Let me tell you about my grandmother who died about 10 years ago. I have distinct memories of walking downstairs early in the morning and seeing her praying, reading her Bible, and sometimes singing a song. Of course, there were other days when I slept in, and I’d wake up later to see her dusting the furniture. I can’t wait till we’re reunited again in heaven.


Now my wife Teresa will share with you from one mum to another.




Motherhood began for me about nine and a half years ago. My first significant memory as a mum was waiting to leave hospital and bursting into tears, because I was so deeply fearful of this sleeping bundle next to me. I’d prepared myself for pregnancy and the birth, but I didn’t having a manual for this next, crucial part. I felt terror because I was not sure what was needed or best, or how to make the most of my days. What should I do at each moment? Feed, play, do tummy time? When they are sleeping, do I shower, nap, read my bible, have a cuppa, or exercise? (Cleaning the house was never my priority!)


My children are at a different stage now. Do I allow them too much TV? Do I give them opportunities to play sport, or music, or to excel academically? What about having them learn a foreign language? Am I disciplining them enough? Do I give them enough independence? Am I multi-tasking too much?


Often I feel like a failure. I feel that the days are wasted and my efforts are futile. I feel that the glossy version of who I want to be is unreachable. Right now, I am “just a full time mum” and yet I feel like I hardly get anything of value done. On my worst days, I feel I have ruined my children and destined them to a lifetime of psychological trauma and disadvantage because I haven’t fed them organic, read enough to them, prayed with them, or kept my cool. Life is busy, and it is easy to fill our time with activities. I am a “do-er”, someone who willingly puts their hand up to help, serve, give, volunteer.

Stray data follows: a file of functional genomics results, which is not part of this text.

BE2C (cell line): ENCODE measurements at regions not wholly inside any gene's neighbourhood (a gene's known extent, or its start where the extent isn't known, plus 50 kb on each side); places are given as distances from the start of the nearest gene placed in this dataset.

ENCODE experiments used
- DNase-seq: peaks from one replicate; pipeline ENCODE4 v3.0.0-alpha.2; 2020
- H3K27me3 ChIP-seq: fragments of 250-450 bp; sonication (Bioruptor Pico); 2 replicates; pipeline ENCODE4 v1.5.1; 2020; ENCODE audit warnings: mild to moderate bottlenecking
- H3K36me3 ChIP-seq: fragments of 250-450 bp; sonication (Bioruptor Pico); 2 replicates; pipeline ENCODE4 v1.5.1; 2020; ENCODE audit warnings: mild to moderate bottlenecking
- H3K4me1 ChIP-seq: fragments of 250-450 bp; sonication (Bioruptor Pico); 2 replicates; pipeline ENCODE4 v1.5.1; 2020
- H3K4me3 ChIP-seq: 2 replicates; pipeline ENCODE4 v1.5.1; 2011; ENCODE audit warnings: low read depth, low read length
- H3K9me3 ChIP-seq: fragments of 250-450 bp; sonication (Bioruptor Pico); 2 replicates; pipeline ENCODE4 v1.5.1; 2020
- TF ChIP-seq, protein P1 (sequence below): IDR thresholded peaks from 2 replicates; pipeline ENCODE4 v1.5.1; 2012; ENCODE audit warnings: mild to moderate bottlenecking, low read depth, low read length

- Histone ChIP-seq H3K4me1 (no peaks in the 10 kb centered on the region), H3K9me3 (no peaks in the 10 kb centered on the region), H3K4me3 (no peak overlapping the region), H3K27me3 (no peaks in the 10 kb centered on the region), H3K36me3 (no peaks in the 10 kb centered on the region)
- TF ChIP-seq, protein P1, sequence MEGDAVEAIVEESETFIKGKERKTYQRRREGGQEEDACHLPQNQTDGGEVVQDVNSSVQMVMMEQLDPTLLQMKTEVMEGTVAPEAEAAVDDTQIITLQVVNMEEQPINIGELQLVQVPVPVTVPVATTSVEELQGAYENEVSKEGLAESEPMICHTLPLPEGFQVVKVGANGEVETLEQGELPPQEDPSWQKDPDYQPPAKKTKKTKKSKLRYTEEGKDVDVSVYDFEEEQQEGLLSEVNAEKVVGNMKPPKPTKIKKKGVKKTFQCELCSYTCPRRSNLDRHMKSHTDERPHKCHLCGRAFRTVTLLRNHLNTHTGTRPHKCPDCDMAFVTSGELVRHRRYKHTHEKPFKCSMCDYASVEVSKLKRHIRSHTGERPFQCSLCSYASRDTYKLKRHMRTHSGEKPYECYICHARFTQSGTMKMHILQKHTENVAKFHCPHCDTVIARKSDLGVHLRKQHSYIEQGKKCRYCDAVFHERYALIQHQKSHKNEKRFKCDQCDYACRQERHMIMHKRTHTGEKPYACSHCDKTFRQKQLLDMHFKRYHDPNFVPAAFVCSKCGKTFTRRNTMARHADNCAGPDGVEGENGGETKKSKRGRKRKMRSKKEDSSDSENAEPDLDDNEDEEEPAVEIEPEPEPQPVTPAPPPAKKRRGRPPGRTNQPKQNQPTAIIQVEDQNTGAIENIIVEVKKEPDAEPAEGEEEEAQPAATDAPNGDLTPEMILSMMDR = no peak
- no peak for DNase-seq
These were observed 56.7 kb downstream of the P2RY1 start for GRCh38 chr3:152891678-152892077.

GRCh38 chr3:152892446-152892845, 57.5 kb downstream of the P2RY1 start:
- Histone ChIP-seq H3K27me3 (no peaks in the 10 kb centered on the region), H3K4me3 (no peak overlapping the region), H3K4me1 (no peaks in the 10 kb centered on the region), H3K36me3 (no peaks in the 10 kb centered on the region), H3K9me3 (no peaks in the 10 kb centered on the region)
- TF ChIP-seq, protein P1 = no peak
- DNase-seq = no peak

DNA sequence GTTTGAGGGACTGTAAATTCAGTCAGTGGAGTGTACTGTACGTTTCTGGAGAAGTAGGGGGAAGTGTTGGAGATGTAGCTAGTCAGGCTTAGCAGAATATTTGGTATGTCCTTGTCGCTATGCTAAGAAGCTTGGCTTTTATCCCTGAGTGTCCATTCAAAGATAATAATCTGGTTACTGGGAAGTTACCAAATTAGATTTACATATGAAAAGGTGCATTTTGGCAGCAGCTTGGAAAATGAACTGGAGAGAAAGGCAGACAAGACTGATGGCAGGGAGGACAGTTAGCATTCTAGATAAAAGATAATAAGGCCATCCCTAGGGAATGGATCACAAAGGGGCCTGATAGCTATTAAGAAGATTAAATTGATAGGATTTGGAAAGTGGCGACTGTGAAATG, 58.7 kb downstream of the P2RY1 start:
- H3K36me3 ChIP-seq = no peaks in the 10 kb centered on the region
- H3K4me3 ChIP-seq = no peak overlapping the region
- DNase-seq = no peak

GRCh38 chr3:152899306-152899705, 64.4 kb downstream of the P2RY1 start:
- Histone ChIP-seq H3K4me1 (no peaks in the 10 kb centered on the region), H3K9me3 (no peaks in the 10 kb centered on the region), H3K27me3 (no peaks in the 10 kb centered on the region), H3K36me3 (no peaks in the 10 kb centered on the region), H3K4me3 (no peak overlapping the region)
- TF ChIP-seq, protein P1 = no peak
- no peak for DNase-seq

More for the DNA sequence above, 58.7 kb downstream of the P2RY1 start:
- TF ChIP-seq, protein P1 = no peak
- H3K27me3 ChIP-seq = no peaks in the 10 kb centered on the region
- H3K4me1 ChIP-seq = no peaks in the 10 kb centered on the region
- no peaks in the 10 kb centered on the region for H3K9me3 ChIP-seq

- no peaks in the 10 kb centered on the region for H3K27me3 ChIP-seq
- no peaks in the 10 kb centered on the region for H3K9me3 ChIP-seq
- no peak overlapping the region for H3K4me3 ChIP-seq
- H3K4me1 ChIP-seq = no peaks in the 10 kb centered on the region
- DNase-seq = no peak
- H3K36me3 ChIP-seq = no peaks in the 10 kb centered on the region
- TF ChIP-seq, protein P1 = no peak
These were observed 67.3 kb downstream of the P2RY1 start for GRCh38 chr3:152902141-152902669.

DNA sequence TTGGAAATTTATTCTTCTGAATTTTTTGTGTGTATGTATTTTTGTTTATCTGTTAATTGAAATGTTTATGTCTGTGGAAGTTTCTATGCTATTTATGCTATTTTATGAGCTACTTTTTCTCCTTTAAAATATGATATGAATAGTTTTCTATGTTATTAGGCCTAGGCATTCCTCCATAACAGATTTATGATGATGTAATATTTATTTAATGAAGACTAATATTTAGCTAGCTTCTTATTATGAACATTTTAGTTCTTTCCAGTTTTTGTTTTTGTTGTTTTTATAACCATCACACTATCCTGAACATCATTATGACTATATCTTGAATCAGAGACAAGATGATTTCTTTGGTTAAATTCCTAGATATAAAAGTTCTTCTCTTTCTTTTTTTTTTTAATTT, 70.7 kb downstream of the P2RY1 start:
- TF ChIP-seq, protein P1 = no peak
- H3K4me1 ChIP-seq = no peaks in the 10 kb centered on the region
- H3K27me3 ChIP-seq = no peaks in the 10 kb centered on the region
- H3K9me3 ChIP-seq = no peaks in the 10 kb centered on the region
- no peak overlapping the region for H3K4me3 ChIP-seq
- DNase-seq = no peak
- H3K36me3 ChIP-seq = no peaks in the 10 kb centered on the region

Mother’s Day reminds me that nine and a half years ago, my role in life changed forever. I became a mother, and that is something I will always be, even when my kids are long gone out of my home. I may even be a grandmother one day, who takes on a different blessing and burden. But while that is one facet of life, this bible passage points me to the fact that this is not who I truly am, not entirely. I am someone who is created in the image of God, and by God’s grace, someone who has been adopted into God’s family.


Sisters, it is so easy to be distracted by the good. As mother, friend, daughter, sister, worker, the to-do list is never-ending, and there is always someone or something that needs our attention and energy. And perhaps after that, we are distracted by our lack of energy, television, or the internet.


I struggle greatly to sit by Jesus feet. It is easier and it feels more productive to be organising something, helping someone with their homework, tidying something, or meeting someone. There seems little time in the day to sit. While it was a struggle when I first encountered motherhood to just sit and listen to Jesus, to be honest it has always been a struggle. It has always been hard just to stop and listen to Jesus—whether it was during my work life, while I was studying, or even now when I have the house to myself a couple of days a week. For example, even preparing for this talk, I was fluctuating between reading the Bible and reflecting on it and reorganizing my pantry. I alternate between trying to do it all, climbing the impossible mountain of tasks, and then giving up and hiding in the pantry and eating chocolate salvaged from my kids’ party bags while watching Youtube videos about life hacks.